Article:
assert.equal() function in Node.js

Node.jsJavascriptWeb DevelopmentFront End Technology

The assert module provides a bunch of different functionalities that are used for function assertion. Assert.equal() function is one of them. This function is used to test the equality between the actual and expected parameters. An assertion error will be raised if the condition is not fulfilled.

Syntax

assert.equal(actual, expected[, message])

Parameters

The above parameters are described as below −

• actual – This is the actual value that will be evaluated against the expected parameters.

• expected – This is the expected parameter value that is matched against the actual value.

• message – This parameter holds the string message value to be printed if the actual and expected parameters do not match. It is an optional field.

Installing the Assert Module

npm install assert

The assert module is an inbuilt Node.js module, so you can skip this step as well. You can check the assert version using the following command to get the latest assert module.

npm version assert

Importing the module in your function

const assert = require("assert");

Example

Create a file with the name – assertEqual.js and copy the below code snippet. After creating the file use the below command to run this code.

node assertEqual.js

Live Demo

assertEqual.js

// Importing the module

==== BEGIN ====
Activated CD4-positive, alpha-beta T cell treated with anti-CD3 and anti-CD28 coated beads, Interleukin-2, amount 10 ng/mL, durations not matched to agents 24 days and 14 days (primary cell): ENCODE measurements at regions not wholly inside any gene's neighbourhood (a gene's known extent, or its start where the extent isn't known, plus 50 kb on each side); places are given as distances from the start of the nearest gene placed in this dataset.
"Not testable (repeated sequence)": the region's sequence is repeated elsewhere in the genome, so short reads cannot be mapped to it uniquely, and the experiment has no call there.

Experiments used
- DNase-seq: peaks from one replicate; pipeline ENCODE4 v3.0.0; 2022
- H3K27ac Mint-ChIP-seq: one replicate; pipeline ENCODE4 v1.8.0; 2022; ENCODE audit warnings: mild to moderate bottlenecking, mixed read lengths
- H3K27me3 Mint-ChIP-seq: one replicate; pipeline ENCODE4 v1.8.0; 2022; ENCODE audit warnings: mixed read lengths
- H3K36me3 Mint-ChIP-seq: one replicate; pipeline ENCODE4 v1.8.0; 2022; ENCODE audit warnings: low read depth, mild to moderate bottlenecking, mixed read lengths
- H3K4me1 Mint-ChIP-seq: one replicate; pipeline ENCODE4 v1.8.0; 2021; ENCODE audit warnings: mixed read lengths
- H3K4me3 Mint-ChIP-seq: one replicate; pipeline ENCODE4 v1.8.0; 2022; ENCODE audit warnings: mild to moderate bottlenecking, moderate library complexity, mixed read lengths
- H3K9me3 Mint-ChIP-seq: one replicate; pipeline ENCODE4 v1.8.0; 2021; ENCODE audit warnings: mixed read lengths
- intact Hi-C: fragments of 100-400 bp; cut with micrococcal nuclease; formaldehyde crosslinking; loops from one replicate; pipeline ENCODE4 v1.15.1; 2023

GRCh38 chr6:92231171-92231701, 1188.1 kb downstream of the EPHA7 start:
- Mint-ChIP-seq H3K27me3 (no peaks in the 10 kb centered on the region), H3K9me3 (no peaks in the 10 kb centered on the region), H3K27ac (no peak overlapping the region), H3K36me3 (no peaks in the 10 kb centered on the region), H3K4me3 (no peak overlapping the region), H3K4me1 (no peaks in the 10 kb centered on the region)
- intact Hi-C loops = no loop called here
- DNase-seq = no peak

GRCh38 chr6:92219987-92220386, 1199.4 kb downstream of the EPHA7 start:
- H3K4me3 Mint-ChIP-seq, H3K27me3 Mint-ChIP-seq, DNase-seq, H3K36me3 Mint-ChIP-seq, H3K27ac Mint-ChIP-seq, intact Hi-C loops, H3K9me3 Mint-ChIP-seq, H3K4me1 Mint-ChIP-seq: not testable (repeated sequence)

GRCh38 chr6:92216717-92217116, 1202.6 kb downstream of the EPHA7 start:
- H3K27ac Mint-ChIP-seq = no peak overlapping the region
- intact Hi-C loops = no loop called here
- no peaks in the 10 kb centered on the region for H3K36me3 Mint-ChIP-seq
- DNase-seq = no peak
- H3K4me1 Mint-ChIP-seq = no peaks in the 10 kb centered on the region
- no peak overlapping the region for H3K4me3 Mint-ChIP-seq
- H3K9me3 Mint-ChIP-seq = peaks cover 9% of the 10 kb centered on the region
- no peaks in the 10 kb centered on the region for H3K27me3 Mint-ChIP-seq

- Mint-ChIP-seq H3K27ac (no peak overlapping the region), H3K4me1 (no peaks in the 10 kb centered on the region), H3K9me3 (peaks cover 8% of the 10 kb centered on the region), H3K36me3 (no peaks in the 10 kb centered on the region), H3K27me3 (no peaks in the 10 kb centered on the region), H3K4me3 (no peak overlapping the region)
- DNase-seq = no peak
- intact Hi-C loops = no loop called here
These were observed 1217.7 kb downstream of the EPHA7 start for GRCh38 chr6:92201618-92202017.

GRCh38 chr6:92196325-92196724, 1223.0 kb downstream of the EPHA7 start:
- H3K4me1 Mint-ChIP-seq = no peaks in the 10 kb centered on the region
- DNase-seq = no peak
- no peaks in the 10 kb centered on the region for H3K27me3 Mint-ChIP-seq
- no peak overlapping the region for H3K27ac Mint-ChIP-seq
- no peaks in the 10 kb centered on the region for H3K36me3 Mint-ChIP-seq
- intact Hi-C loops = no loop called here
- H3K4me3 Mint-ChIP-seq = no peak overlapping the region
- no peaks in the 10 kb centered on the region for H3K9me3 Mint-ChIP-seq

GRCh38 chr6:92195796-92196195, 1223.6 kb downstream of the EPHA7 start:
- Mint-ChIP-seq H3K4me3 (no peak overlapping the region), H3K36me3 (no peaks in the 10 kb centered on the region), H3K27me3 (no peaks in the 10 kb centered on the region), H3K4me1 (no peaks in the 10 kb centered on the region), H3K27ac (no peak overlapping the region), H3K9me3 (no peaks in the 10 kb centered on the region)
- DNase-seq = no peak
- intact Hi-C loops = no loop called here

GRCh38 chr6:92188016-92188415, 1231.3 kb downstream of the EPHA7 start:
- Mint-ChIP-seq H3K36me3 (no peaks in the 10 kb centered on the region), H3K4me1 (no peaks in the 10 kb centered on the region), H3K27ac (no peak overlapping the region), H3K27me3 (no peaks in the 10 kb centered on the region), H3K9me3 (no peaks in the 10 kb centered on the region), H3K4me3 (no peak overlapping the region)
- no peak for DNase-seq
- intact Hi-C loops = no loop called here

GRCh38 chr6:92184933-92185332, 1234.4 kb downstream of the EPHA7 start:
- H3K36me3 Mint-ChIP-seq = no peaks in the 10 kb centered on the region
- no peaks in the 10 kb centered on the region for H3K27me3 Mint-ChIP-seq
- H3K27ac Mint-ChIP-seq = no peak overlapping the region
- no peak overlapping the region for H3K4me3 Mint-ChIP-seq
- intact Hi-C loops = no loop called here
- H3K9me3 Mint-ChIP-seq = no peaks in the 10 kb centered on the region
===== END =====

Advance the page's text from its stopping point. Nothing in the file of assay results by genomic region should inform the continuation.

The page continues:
const assert = require('assert').strict;

var a = 21;
var b = 20;

// Function call
try {
// Checking if both a & b are equal
assert.equal(a, b);
} catch(error) {
console.log("Error: ", error)
}

Output

C:\home\node>> node assertEqual.js
Error: { AssertionError [ERR_ASSERTION]: Input A expected to strictly equal
input B:
+ expected - actual
- 21
+ 20
at Object.<anonymous> (/home/node/mysql-test/assert.js:10:9)
at startup (internal/bootstrap/node.js:283:19)
at bootstrapNodeJSCore (internal/bootstrap/node.js:623:3)
generatedMessage: true,
name: 'AssertionError [ERR_ASSERTION]',
code: 'ERR_ASSERTION',
actual: 21,
expected: 20,
operator: 'strictEqual' }

We can see in the above example that both the values are not equal.

Example

Let's take a look at one more example.

Live Demo

// Importing the module
const assert = require('assert');

var a = 20;
var b = '20';

// Function call
try {
// Checking if both a & b are equal
assert.equal(a, b);
console.log("a and b are equal")
} catch(error) {
console.log("Error: ", error)
}

Output

C:\home\node>> node assert.js
a and b are equal

We can see in the above example that a is an integer value, whereas b is a string value. But the inside contents are equal. Therefore, the output gives us both a and b are equal.

Published on 20-May-2021 11:26:14